The Career Less Taken
It happens at 9:35am while you’re sipping your coffee. It happens at 4:01pm when you’re scanning your emails. It happens at 2:43am when you suddenly wake at night, the overwhelming weight of it all jolting you from sleep. For office professionals that queasy feeling of “Oh no, I’ve chosen the wrong career path” never comes at the right time. After all, just think if you’d had that same revelation years ago—when you were in college, for instance, deciding what you wanted to do in life. Now here you are, dressed in clothes you hate performing a job you loathe all because it gave you respect and security, which it did. But somewhere along the road you forgot about happiness.
Don’t stress too much. We discover many wonderful things in life through a process of elimination, and your career path may just be one of those. It takes time to grow into yourself and sometimes even longer to grow into your career. But, in the professional world, we all must decide who we are and go for it. Making the wrong decision isn’t nearly as bad as being timid and making no decision at all. You’ve done it before, so you can do it again. Changing your career path does involve some obstacles, but those obstacles may actually help you refine exactly what your calling is.
This article explains, “In good times or bad, reinventing yourself is no easy task. To start over in a new field, you may have to invest considerable time and money for training or a degree. You'll probably earn less at the outset. And to get hired in the first place, you'll have to convince a prospective boss that you're right for the job… So instead of creating a résumé that lists your former jobs chronologically, say, highlight your expertise. And lay the groundwork while you're still working, says Catherine Jewell, author of ‘New Résumé New Career.’ Take a class, join an association, or volunteer… You'll gain contacts and experience, and you can test-drive the switch.”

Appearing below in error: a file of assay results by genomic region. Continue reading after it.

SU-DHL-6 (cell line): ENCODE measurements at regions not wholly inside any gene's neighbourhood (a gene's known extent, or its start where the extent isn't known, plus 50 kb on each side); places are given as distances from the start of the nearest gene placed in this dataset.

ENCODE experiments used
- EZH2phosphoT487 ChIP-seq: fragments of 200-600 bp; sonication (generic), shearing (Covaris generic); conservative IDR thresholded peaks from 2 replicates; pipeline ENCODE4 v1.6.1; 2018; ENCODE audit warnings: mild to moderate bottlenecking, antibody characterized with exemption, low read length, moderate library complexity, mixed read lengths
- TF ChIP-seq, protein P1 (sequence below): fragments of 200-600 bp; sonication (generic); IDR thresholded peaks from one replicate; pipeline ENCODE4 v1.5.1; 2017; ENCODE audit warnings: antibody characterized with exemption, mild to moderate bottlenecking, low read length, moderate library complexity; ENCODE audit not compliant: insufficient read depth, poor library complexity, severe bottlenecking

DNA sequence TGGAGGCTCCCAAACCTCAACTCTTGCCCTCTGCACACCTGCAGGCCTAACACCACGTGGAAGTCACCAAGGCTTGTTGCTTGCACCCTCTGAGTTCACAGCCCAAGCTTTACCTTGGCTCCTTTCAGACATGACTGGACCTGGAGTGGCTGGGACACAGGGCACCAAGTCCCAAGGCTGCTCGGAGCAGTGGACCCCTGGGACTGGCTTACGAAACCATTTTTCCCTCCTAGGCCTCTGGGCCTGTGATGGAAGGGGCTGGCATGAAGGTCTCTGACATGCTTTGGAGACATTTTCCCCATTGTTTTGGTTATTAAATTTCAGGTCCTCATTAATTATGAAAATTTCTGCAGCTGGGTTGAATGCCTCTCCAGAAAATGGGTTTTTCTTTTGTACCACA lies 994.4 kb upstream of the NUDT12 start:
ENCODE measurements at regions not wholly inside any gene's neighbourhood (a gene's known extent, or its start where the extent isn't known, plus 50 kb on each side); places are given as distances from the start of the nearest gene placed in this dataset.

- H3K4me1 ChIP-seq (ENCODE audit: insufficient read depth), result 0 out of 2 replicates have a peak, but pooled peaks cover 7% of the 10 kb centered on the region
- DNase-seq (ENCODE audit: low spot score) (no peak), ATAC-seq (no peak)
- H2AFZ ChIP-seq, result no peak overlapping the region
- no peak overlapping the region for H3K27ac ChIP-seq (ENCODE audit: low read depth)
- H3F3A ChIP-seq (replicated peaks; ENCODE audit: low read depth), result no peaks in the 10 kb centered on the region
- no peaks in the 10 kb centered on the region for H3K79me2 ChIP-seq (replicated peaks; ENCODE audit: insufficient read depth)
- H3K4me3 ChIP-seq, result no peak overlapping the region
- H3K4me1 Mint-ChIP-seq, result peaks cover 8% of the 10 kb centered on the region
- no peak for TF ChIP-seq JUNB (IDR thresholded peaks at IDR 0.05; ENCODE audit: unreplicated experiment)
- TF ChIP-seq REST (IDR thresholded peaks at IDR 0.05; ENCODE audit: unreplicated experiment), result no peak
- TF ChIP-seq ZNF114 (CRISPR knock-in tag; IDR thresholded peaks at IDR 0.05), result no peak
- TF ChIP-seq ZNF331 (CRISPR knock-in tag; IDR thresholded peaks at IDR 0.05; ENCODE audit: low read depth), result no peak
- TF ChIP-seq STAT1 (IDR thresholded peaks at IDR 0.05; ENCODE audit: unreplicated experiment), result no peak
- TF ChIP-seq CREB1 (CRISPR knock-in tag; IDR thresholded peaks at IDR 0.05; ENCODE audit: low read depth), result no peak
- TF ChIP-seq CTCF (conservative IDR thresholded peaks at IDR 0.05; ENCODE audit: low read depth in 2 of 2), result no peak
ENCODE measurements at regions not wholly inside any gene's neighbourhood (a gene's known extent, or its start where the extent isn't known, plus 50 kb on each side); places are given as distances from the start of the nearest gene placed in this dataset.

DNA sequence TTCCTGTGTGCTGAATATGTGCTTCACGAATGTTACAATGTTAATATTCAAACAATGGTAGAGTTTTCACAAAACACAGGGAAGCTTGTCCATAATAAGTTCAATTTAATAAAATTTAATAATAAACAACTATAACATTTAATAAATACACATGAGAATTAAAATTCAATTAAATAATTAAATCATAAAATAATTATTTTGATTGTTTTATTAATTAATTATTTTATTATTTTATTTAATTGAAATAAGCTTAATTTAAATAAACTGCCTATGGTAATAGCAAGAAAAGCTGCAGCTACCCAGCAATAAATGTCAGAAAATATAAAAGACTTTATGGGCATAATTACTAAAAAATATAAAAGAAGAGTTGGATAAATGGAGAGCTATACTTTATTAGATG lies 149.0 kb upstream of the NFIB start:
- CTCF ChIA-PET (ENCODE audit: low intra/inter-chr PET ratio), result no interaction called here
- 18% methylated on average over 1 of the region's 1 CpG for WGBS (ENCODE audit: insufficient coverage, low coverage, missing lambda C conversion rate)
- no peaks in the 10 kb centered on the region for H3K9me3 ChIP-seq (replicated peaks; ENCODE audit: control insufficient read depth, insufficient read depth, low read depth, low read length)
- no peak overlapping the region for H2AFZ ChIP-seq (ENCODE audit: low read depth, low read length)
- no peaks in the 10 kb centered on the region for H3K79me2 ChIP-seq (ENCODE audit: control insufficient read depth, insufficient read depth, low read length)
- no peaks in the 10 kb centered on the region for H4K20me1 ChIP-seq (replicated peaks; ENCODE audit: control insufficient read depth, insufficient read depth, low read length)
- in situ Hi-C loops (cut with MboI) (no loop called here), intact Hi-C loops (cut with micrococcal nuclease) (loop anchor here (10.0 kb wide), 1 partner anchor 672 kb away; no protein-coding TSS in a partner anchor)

Go out and meet people in the business. Those with similar interests and a sincere love for the work will recognize that same passion in others, regardless of their age, background or station in life. Passion is more valuable to an employer than where you went to school or what your last job was. Good luck!
Photo courtesy of proudfoott.